Animation of Stents In Revascularization(unblocking) of Arterial Stenosis.
Drug-eluting stents have been extolled as the life saving means to permanently unblock stenosed arteries as compared to bare-metal stents.
for the layman:
Drug-eluting stents will help your heart problem and more likely prevent further problems for your heart in the future as compared to Bear-Metal(without drugs) stents.
CONCLUSION – FALSE
ELABORATION: Recent Studies(see below) have shown at least efficacious results of both stents and possibly a detrimental effect of the drug-eluting stents as compared to the bare-metal stents.
SIGNIFGANCE: The cost of a Drug-eluting stent is at least double the cost of a bare-metal stent. When this does not offer any benefit to the patient, and possibly poses a risk, it is of tremendous questionable value to use it. This has substantial politico-economical meaning when one looks at the amount of tax dollars spent to give every citizen a drug-eluting stent instead of the the bare-metal stents; How much money have we flushed down the drain?
BASIS: The following articles have been presented in the New England Journal of Medicine detailing the results of various clinical trials. The following is an overview of the studies:
sample size: pooled analysis of 1748 patients in four randomized trials evaluating the safety of sirolimus-eluting stents as compared with bare-metal stents.
total sample size: 1748
Conclusions: In a pooled analysis of data from four trials comparing sirolimus-eluting stents and bare-metal stents, no significant differences were found between the two treatments in rates of death, myocardial infarction, or stent thrombosis.
ClinicalTrials.gov numbers: NCT00233805, NCT00381420, NCT00232765, and NCT00235144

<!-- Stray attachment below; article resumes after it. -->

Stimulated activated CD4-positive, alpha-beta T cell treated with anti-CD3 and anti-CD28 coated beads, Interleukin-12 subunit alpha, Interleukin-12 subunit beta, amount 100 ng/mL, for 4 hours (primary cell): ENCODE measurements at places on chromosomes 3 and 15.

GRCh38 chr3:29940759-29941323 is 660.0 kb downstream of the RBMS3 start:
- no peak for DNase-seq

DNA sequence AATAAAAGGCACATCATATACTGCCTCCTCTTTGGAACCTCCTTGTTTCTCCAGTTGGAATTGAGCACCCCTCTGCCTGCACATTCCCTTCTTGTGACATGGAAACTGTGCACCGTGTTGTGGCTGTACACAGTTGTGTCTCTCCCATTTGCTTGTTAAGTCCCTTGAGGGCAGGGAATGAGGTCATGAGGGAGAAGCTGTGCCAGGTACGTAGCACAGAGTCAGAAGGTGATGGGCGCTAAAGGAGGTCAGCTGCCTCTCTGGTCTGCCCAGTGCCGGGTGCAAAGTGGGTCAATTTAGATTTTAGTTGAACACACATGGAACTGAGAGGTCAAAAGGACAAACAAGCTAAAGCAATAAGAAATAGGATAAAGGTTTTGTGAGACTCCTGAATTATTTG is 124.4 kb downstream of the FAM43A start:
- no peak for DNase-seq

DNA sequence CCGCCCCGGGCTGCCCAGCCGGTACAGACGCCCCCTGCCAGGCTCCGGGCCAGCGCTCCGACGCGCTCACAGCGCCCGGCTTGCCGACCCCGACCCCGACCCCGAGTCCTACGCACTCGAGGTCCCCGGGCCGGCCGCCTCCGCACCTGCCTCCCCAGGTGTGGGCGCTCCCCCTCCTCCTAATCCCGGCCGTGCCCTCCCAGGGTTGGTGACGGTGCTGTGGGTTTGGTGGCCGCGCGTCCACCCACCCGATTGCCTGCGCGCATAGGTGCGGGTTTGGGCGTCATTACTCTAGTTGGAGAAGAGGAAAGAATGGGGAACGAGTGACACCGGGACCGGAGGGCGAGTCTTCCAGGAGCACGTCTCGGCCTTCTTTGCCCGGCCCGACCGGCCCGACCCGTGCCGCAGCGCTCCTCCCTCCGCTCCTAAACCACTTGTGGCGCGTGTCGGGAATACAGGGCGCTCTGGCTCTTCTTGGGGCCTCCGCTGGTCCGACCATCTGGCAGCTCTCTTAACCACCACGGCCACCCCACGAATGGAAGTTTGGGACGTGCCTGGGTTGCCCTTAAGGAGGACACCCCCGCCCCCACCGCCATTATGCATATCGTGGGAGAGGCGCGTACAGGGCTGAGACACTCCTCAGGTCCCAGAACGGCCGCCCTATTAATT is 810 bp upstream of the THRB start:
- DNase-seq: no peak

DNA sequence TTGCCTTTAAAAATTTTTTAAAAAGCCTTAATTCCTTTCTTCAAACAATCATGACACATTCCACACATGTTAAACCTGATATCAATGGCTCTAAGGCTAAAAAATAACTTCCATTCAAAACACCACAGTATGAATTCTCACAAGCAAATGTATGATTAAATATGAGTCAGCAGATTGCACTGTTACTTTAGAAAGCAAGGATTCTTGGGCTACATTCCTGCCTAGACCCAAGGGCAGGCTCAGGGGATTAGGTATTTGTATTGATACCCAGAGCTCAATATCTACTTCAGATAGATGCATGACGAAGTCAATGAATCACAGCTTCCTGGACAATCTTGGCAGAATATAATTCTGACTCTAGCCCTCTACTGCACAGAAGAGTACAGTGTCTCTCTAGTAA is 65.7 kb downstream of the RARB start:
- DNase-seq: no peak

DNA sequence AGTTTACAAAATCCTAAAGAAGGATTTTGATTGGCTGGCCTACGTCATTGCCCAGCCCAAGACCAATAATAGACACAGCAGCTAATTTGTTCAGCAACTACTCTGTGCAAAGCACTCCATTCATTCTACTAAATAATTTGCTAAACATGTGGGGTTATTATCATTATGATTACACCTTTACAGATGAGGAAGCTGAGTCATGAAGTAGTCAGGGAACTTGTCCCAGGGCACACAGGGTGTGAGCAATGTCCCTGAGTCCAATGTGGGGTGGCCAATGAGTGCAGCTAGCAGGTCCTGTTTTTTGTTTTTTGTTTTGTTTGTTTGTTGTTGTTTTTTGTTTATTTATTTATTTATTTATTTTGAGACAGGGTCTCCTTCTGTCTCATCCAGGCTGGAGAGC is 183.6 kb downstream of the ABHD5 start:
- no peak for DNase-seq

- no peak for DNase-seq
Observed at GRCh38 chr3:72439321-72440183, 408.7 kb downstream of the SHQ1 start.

sample size: a pooled analysis of data from four double-blind trials in which 1748 patients were randomly assigned to receive either sirolimus-eluting stents or bare-metal stents and five double-blind trials in which 3513 patients were randomly assigned to receive either paclitaxel-eluting stents or bare-metal stents.
total sample size: 5261
Conclusions: Stent thrombosis after 1 year was more common with both sirolimus-eluting stents and paclitaxel-eluting stents than with bare-metal stents. Both drug-eluting stents were associated with a marked reduction in target-lesion revascularization. There were no significant differences in the cumulative rates of death or myocardial infarction at 4 years.
sample size: a hierarchical classification of stent thrombosis set by the Academic Research Consortium (ARC) across randomized trials involving 878 patients treated with sirolimus-eluting stents, 1400 treated with paclitaxel-eluting stents, and 2267 treated with bare-metal stents.
total sample size: 3145
Conclusions: The incidence of stent thrombosis did not differ significantly between patients with drug-eluting stents and those with bare-metal stents in randomized clinical trials, although the power to detect small differences in rates was limited.
sample size: 6033 patients treated with drug-eluting stents and 13,738 patients treated with bare-metal stents
total sample size: 19771
Conclusions: Drug-eluting stents were associated with an increased rate of death, as compared with bare-metal stents. This trend appeared after 6 months, when the risk of death was 0.5 percentage point higher and a composite of death or myocardial infarction was 0.5 to 1.0 percentage point higher per year. The long-term safety of drug-eluting stents needs to be ascertained in large, randomized trials.
sample size: an analysis of individual data on 4958 patients enrolled in 14 randomized trials comparing sirolimus-eluting stents with bare-metal stents
total sample size: 4958
Conclusions: The use of sirolimus-eluting stents does not have a significant effect on overall long-term survival and survival free of myocardial infarction, as compared with bare-metal stents. There is a sustained reduction in the need for reintervention after the use of sirolimus-eluting stents. The risk of stent thrombosis is at least as great as that seen with bare-metal stents.